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3

I would highly recommend using a library to handle this for you while you get started - a good, lightweight example is Protocol Buffers, a serialization protocol designed by Google. Protocol buffers are a flexible, efficient, automated mechanism for serializing structured data – think XML, but smaller, faster, and simpler. You define how you want ...


3

From the WSASend docs: If the socket is non-blocking and stream-oriented, and there is not sufficient space in the transport's buffer, WSASend will return with only part of the application's buffers having been consumed. Given the same buffer situation and a blocking socket, WSASend will block until all of the application buffer contents have been ...


3

receiving_func(void* v) takes 1 argument, but std::thread(&TcpClient::receiving_func); requires a function that takes zero arguments. What do you believe v will be in the function? You could perhaps std::thread(&TcpClient::receiving_func, NULL); to compile (and set v == NULL), or since you're not using v, just remove it from the method signature. ...


3

On the client side: do not call WSACleanup() before calling connect(). You are not doing any error handling on getaddrinfo(). you are not setting the ai_flags to match your input values (like AI_NUMERICHOST). you are not freeing the memory that getaddrinfo() returns. you are not taking into account that you are specifying AF_UNSPEC to getaddrinfo() so it ...


2

if (ConnectSocket = socket(servinfo->ai_family, servinfo->ai_socktype, servinfo->ai_protocol) == INVALID_SOCKET) You´re comparing socket(...) to INVALID_SOCKET and then you´re assigning the result true/false to ConnectSocket. Use if ((ConnectSocket = socket(servinfo->ai_family, servinfo->ai_socktype, servinfo->ai_protocol)) == ...


2

Sockets do not have a thread affinity, so you can freely create a socket in one thread and use it in another thread. You do not need to call WSAStartup() on a per-thread basis. If accept() reports WSANOTINITIALISED then either WSAStartup() really was not called beforehand, or else WSACleanup() was called prematurely.


2

When the socket is not available on the target system, it may send back an ICMP message indicating that the socket is not open and attempt to connect was failed. In this case, winsock funcitons will return immediately - it's by design.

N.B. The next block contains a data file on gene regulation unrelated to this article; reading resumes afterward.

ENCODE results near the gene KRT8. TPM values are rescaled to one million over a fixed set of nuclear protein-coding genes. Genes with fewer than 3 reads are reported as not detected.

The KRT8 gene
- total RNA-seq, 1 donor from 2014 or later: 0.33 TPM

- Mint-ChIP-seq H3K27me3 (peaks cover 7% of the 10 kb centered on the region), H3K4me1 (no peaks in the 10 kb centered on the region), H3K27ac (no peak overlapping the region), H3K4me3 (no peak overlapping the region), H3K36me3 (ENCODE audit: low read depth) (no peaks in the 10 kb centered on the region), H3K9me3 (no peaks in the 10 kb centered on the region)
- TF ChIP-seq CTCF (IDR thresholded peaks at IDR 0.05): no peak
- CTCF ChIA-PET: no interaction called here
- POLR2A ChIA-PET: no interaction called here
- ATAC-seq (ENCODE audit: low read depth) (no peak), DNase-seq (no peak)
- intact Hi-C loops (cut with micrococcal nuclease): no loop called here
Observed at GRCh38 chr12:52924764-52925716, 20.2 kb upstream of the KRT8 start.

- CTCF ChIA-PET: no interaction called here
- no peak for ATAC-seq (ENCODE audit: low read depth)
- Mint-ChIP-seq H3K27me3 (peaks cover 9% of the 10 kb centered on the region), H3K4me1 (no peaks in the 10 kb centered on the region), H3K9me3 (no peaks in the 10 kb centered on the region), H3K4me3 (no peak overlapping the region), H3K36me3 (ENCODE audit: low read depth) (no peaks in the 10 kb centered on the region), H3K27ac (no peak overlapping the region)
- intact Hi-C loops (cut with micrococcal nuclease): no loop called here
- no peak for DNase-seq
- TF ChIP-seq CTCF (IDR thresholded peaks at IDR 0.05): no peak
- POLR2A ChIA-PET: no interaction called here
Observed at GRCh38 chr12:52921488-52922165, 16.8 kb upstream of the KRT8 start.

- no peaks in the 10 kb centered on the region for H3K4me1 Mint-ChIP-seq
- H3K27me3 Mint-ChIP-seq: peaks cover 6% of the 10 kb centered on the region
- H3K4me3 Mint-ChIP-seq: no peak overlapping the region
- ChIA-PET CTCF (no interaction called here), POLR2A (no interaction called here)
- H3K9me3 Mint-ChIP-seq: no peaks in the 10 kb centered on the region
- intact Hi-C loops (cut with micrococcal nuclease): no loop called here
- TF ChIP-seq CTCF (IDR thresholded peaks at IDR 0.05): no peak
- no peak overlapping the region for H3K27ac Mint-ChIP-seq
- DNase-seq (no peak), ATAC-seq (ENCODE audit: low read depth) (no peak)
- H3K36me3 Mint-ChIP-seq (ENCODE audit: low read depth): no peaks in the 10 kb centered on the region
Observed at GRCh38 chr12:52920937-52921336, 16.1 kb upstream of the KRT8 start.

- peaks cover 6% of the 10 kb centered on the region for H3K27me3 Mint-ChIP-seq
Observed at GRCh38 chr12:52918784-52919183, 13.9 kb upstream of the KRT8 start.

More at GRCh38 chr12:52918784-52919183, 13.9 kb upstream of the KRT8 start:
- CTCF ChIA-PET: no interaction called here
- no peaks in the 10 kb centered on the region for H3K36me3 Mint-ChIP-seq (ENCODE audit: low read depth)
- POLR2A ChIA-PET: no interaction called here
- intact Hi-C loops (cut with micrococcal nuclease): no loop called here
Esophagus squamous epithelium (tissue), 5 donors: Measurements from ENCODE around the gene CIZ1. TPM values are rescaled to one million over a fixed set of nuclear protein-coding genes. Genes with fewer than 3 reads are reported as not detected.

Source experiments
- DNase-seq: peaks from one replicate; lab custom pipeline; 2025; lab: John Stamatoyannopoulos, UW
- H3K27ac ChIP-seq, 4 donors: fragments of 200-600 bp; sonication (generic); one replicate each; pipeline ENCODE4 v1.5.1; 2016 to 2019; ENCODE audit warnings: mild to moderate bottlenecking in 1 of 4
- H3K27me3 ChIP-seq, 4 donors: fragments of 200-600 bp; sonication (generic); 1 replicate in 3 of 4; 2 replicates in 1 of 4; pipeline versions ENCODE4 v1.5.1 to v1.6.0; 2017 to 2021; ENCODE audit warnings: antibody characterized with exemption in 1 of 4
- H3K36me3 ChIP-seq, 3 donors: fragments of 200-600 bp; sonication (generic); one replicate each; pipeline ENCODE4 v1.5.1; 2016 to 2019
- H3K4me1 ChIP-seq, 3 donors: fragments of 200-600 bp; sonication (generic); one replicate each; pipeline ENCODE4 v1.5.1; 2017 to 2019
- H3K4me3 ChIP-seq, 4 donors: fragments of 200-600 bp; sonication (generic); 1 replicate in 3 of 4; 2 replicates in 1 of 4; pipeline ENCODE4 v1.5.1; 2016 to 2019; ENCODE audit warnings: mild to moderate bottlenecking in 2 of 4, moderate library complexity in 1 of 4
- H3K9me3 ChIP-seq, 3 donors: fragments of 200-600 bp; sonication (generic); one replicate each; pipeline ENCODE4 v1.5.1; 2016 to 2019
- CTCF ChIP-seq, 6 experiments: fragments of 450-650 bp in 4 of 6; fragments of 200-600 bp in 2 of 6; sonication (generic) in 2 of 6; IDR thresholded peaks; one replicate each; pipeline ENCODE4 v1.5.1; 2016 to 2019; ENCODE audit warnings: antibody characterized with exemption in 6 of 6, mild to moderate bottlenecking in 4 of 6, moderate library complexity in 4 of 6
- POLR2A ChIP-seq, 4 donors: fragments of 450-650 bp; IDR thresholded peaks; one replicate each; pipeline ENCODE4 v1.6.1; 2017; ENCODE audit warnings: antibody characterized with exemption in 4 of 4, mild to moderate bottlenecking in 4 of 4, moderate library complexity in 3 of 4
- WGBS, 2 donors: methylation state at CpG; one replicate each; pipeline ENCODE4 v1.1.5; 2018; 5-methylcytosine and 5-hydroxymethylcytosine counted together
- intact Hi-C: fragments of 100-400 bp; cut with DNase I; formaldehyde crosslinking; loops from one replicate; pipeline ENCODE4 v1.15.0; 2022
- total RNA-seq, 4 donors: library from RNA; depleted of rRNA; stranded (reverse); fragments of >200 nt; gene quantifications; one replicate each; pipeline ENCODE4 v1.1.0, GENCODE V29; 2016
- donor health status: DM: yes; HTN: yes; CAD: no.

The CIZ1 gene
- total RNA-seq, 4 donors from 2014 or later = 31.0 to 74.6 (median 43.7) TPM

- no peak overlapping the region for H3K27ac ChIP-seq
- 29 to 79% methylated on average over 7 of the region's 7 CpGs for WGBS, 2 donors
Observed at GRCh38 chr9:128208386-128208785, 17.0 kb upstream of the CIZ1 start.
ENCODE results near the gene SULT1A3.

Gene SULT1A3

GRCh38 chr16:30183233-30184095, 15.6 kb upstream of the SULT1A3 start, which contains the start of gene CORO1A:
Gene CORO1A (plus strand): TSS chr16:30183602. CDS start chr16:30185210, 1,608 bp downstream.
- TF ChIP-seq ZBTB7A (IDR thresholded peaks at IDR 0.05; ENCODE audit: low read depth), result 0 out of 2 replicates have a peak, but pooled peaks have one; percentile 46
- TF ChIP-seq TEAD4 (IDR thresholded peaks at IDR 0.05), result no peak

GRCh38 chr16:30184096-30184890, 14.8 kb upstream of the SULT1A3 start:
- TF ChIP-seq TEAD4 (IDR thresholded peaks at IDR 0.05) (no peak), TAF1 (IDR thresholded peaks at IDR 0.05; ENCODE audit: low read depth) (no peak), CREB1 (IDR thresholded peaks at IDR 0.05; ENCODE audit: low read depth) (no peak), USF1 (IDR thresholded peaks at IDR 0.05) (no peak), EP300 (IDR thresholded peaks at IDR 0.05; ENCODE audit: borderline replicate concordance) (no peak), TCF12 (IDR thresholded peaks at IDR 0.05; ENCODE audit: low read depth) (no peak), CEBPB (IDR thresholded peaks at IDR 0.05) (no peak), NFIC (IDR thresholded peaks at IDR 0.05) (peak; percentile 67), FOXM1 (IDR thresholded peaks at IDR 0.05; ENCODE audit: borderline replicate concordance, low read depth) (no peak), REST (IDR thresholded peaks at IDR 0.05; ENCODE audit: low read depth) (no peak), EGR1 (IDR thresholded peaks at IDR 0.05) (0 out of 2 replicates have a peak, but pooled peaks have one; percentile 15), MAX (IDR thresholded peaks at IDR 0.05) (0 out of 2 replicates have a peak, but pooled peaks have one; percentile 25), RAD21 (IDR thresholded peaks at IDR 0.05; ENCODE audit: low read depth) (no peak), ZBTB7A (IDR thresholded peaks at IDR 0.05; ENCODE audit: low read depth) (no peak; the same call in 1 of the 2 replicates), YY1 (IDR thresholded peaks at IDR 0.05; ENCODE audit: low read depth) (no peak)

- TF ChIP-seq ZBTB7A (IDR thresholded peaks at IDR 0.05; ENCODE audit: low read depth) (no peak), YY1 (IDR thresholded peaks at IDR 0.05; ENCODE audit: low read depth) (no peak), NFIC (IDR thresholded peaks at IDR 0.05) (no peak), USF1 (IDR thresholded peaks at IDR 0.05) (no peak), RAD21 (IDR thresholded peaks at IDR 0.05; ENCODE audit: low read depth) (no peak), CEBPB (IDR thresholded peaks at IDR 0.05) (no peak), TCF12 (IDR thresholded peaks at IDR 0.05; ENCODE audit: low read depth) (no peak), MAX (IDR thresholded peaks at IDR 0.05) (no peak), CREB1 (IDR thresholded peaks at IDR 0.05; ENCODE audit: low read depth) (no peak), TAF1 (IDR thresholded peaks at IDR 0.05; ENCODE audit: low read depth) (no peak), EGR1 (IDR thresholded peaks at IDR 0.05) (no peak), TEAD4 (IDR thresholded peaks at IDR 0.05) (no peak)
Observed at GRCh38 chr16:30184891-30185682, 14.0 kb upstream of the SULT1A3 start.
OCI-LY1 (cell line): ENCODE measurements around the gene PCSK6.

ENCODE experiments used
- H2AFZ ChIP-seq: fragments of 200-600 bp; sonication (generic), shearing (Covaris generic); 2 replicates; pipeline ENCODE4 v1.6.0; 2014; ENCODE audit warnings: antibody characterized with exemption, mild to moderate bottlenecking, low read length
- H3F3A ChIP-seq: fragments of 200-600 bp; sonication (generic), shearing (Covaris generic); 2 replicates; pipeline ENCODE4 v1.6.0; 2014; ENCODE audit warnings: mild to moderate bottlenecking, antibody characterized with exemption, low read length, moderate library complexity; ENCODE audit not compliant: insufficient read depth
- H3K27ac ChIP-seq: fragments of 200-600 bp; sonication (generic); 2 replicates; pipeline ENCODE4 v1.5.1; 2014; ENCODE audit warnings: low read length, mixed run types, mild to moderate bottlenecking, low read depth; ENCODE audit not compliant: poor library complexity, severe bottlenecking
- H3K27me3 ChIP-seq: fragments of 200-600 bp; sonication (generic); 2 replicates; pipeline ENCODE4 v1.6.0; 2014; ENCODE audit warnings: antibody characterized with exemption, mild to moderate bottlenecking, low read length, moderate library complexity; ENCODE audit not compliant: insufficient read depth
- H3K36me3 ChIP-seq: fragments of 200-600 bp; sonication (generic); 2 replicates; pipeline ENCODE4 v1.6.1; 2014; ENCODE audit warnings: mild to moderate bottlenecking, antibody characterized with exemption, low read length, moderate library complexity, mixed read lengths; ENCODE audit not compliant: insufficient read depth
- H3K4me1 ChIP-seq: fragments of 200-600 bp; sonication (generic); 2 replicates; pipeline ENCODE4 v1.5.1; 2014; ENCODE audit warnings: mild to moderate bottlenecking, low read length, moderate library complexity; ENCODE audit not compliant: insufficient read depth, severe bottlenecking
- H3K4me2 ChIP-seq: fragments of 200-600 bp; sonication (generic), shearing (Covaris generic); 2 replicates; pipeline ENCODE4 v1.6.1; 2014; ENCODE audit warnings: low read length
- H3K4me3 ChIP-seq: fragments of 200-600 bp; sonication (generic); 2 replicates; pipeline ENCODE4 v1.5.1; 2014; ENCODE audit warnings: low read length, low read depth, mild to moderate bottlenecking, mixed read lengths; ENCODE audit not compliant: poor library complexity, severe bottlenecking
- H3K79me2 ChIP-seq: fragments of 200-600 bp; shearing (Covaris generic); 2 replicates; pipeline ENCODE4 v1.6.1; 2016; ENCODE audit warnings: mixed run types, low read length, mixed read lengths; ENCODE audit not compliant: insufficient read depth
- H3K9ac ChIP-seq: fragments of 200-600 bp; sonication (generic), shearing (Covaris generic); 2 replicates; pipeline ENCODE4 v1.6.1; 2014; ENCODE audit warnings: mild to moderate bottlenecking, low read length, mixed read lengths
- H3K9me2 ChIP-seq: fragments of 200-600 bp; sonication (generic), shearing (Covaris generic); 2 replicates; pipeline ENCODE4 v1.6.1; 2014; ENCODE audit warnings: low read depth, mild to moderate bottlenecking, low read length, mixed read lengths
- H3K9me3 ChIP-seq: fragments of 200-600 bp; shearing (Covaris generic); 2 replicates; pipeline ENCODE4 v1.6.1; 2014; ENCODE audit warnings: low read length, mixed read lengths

1

The major problem here is that you use an array of characters (even if it's just an array of a single character), which the output operator interprets as a string. And as you should know, all strings needs to be terminated by the special character '\0', which can be anywhere in memory after the character you read. Instead you should use a single char ...


1

As long as you have not disabled the network stack's buffering (using SO_RCVBUF and setting the buffer size to 0) then you will have some buffer space within the networking stack and this will be used if you don't have a WSARecv() pending. If you are using TCP then you don't even have to worry when you fill this buffer space as that will cause a Zero Window ...


1

Use WSAGetLastError to find out why the call has failed. connect returns 0 on success or SOCKET_ERROR on failure. You commented that WSAGetLastError returns WSAEWOULDBLOCK which states: This error is returned from operations on nonblocking sockets that cannot be completed immediately, for example recv when no data is queued to be read from the socket. ...


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This is so that if anyone wants to build the new version of OpenSSL "1.0.1g" that fixes the Heartbleed problem you can follow the previous steps whit the following changes: I renamed the folder include to --include and create a new folder named include, the VS project will take care of copying the information, --include if you like you can remove this, ...


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WSAIoctl passed FIONREAD is documented this way: If the socket passed in the s parameter is message oriented (for example, type SOCK_DGRAM), FIONREAD returns the reports the total number of bytes available to read, not the size of the first datagram (message) queued on the socket. I think this answers your first question. As for the second, I ...


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Two things: I don't think the IP address of your server can be 0.0.0.0, but instead 10.0.0.2; and also, UDP doesn't support the concept of 'accept'. There are just packets, and you can either bind a socket to a port, then receive packets from a specific IP (with recvfrom), or you can receive packets from anyone, with recv. The latter will be useful in case ...



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